The definition of a “small part” will vary from shop to shop, but it’s generally agreed that any part that fits in the palm of the hand is considered to be small. And anything that small lacks the mass density and area to exert enough atmospheric pressure and weight to stay in place.
In a perfect world, all material would be cut with the same tools, toolpaths, and methods without altering the program. But cutting small parts is a challenge, and even flat materials such as M.D.F. are a concern since movement brought on by friction is always a possibility.
Here are a few suggestions for cutting small parts safely and without sacrificing productivity:
Some reasons your small parts might be moving
- The sacrificial bed is in poor condition
The sacrificial bed is a sheet of material that is situated on top of the vacuum deck. Usually made of medium density fiberboard (M.D.F.), it allows the tooling to cut through the part entirely without damaging the deck.
M.D.F. works well because it’s a porous material that allows maximum airflow, and it causes minimum wear on the tooling. When the ‘Z’ axis is programmed carefully, the cutting tool will only mark the surface of the M.D.F. lightly.
If the bed has been in service for some time, however, it can end up with so many cut lines that the machine will have vacuum leaks, and parts won’t get enough vacuum to hold them down properly.
- You have too many open zones
A high-quality C.N.C. router will have several independently-controlled vacuum zones. To get the best results with smaller parts, you will only open the zones in the area of your table where you plan to machine those parts.
- Material thickness can play a part
When you are cutting close to the entire thickness of the material, there can be an excessive radial force on the piece, pulling it toward the cutting tool, which often ruins the part and breaks the tool at the same time. If the material is thick (3/8” or more), this will increase the chances of the workpiece moving.
- Swarf, chips, or other debris on the bed
Anything that gets between your part and the sacrificial bed will contribute to a vacuum leak and rob a small part of the hold it requires.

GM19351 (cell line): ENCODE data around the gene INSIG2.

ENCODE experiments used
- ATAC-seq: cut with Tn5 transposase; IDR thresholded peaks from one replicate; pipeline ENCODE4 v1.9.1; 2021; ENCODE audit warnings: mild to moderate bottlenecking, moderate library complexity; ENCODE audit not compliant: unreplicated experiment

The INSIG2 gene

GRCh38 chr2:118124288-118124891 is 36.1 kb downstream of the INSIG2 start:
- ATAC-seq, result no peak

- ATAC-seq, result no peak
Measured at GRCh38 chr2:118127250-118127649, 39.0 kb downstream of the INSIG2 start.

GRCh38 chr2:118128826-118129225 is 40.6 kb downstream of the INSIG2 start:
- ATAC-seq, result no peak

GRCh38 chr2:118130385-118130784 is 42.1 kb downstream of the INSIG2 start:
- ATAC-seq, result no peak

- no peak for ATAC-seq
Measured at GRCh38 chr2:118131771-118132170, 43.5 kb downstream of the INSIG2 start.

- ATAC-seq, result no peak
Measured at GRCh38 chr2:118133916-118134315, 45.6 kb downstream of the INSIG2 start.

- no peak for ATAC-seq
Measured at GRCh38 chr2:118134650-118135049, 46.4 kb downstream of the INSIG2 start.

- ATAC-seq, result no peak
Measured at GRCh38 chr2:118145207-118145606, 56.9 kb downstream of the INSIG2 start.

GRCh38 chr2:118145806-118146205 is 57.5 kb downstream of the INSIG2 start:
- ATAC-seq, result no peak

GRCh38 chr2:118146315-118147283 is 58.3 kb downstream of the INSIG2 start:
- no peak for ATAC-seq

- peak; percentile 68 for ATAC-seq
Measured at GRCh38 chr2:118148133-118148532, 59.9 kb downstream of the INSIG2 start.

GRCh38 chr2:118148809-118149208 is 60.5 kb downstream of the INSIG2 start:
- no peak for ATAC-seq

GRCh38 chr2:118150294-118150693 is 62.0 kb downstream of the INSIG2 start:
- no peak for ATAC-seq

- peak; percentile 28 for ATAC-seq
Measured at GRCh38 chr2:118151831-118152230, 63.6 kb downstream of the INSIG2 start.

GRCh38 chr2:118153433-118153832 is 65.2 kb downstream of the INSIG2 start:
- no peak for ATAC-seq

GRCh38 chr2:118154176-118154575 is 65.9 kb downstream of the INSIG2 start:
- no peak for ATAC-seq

Try these simple remedies
Keep the movement of small parts to a minimum with the following tips:
- Either take a skim cut off the sacrificial bed or replace it altogether.
- You want to direct your vacuum on the small part, so close any unneeded vacuum zones and cover all exposed areas within the cutting zone.
- Since chips and dust prevent a strong vacuum under the material, make sure the surface of the sacrificial bed is clean and free of all debris.
A few other strategies that work, but with drawbacks
Vacuum work-holding is an excellent way to hold down parts for cutting, as long as all of the conditions for optimal holding are met. Unfortunately, small pieces often don’t fall into that optimal category.
Here are some ideas, along with their potential downsides:
- Multiple cuts
Since the surface area of the part may not provide sufficient holding power, it can’t be machined in one setup. So, while taking a rough and finish cut on the part will reduce the amount of force on it, making it possible to complete the part, the extra pass can slow down productivity.
Another method employed for small parts is keeping them attached to the original sheet of material with tabs. This strategy will overcome the limitations of vacuum work-holding, but it also requires the time-consuming extra steps of breaking the tabs to remove the parts from the sheet.
The parts must then be deburred where the tab was attached, which can leave undesirable marks on the piece. Also, using tabs often requires more space between the parts, so more material is used. All of these hitches add to the cost of the part.
Photo Showing Tabs Credit: el34world.com
Check out this video on the C.N.C. customer story about C.R.A.F.T. to see another example of using tabs.
- Double-sided tape and spray adhesives
These two methods can work but come with their own set of problems that make them less than desirable. First, the small parts are often fragile and difficult to remove, and once you get them off the table, they must be cleaned, which adds to the cost of the part.
- Ramping into the part
Instead of plunging into the part with a direct ‘Z-axis’ movement, you ramp into it with simultaneous radial and axial motions of the cutting tool, creating an angular tool path. As the tool gets close to the end of the cut, it meets the surface of the part cut away during the ramping process.
Ramping Image Credit: sandvik.coromant.com
- Jigs and screws
Some shops have devised ways to use screws and jigs to hold down their smaller parts, but those methods (especially the metal clamps) require the utmost caution. Imagine the disappointment that comes from crashing an expensive cutter into one of those clamps and watching it shatter.
Make sure your program clears the tool either above or around the clamps!
Metal Toggle Clamps Photo Credit: makezine.com
Vilmill is a substrate that is laid between the workpiece and the vacuum table of the C.N.C. router. It is .010” thick and has an adhesive coating on one side. The adhesive is activated by the heat generated during machining.
Proponents of Vilmill claim it can be peeled off quickly after the machining is completed. And, unlike double-sided tape, this adhesive leaves no detectable residue.
Smaller parts will likely always present some challenges, but by employing the right methods, along with excellent machine tools, you will overcome those challenges and get the results you want!